August – October 2020
Small Great Conversations
Every January, the TEDxJacksonville team gathers for our annual retreat where we debate and choose the theme for that year’s conference. In 2020, inspired by the words of Martin Luther King, we selected Small Great Things as our theme. (King wrote, “If I cannot do great things, I can do small things in a great way.”)
In hindsight, the theme was uncomfortably, perversely prescient. 2020 and 2021 were hijacked by a small thing (measured in nanometers) of such great and terrifying power that it has altered our lives and our planet. The coronavirus pandemic also laid bare some hard truths: Although we all weathered the same storm, we weren’t all in the same boat. COVID-19 disproportionately impacted communities of color, and also exposed the realities of racial injustice in the American experience.
To that end, TEDxJacksonville in 2020 introduced Small Great Conversations, a program of virtual gatherings built around honest dialogue about the realities of racial injustice and what each of us can do to stop perpetuating it. This series, hosted by TEDxJacksonville’s Organizer and Executive Producer, Sabeen Perwaiz Syed, featured in-depth conversations between team members and past TEDxJacksonville speakers whose talks have renewed resonance in a year of profound change and heightened clarity. The program began in August and took place twice a month through October. Audiences joined the conversations via Zoom and Facebook Live. It was free of charge.
We still are living through uncharted times. There is little precedent for how to navigate them. But we can still do small things that are great. We can activate empathy and bring visibility to injustice. We can choose every day to think, act, and advocate for equality. And we can each of us commit to ensuring we don’t pass through this period unchanged.
Dr. JeffriAnne Wilder is a sociologist and scholar specializing in diversity, race relations and gender issues. Her 2016 TEDxJacksonville talk is Race Talk: Activating the Power of Self-Definition. In this conversation with team member Ale’ta Turner, Dr. Wilder speaks about how important it is for white people who want to be allies to educate themselves about Anti-Racism rather than relying on people of color to do the foundational work for them.
Pastor Michael T. Smith‘s 2014 TEDxJacksonville talk, Black Murder Is Normal, has been viewed more than a million times. In this remarkable and frank conversation with team member Kinney Adams, Pastor Mike discusses how racism is a function of preserving existing power structures and suggests that Anti-Racism can be advanced through a recognition of the common experience of pain.
As a political strategist working at the highest levels of state government, Phillip A. Singleton knows that addressing racial injustice and inequality begins with changing the laws that perpetuate those injustices. His 2019 TEDxJacksonville talk is Real Change Comes Through Policy, Not Protest. In this conversation with team member David Johnson, Singleton says his perspective has changed in the wake of the Black Lives Matter protests, but he insists that understanding and working through our political system is no less vital.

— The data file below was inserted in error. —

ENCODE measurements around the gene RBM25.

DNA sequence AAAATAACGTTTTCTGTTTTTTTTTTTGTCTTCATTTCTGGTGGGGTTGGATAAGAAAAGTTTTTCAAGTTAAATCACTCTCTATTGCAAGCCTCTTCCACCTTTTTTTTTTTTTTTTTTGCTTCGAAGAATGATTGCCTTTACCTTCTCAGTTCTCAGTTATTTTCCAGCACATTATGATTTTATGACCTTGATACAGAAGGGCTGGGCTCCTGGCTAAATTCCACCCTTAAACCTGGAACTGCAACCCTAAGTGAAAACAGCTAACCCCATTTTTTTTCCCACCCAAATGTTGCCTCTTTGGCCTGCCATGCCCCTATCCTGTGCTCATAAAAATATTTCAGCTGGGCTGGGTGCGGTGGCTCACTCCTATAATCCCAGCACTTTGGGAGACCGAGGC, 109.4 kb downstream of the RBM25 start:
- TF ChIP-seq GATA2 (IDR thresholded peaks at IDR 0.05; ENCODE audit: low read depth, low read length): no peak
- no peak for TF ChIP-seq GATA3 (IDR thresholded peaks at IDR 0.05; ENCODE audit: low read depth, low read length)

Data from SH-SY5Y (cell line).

Dr. Jeﬀreen M. Hayes, a trained art historian and curator, has developed a curatorial and leadership approach that invites participation, particularly from those in marginalized communities. Her 2018 TEDxJacksonville talk is Arts Activism in Simple Steps. In this conversation with team member Yvette Angelique, Dr. Hayes addresses what it means to be Anti-Black, and urges Black artists and creatives to recognize and harness their power.
As a biracial woman, Dr. Tammy Hodo has experienced two different Americas: one for whites and one for Blacks. As a Ph.D. social scientist who studies the impacts that the variables of race, class, ethnicity, and sex have on life chances, she has unique insights into the lived experience of people of color. Her 2019 TEDxJacksonville talk is “The Social Implications of Race.” In this conversation with team member Jeanmarie Grimsley, Dr. Hodo discusses the pernicious effects of systemic racism and cognitive dissonance.
Brandon Griggs is a student activist and advocate for “at-risk” youth who, like him, have lived in the epicenter of gang and gun violence in Jacksonville and experienced its traumatic effects. His 2019 TEDxJacksonville talk is the Illiteracy-to-Prison Pipeline. In this conversation with team member Briana Johnson, Griggs discusses racial profiling of African-American students and what it’s like to be pre-judged because of the color of your skin.
What to Expect at a TEDxJacksonville Conference . . .
Expect the unexpected. In 2020, we had to recreate and reimagine all the elements that make an in-person event special for an online space. But just like our in-person conferences, our virtual events are designed to foster learning and provoke conversations that matter.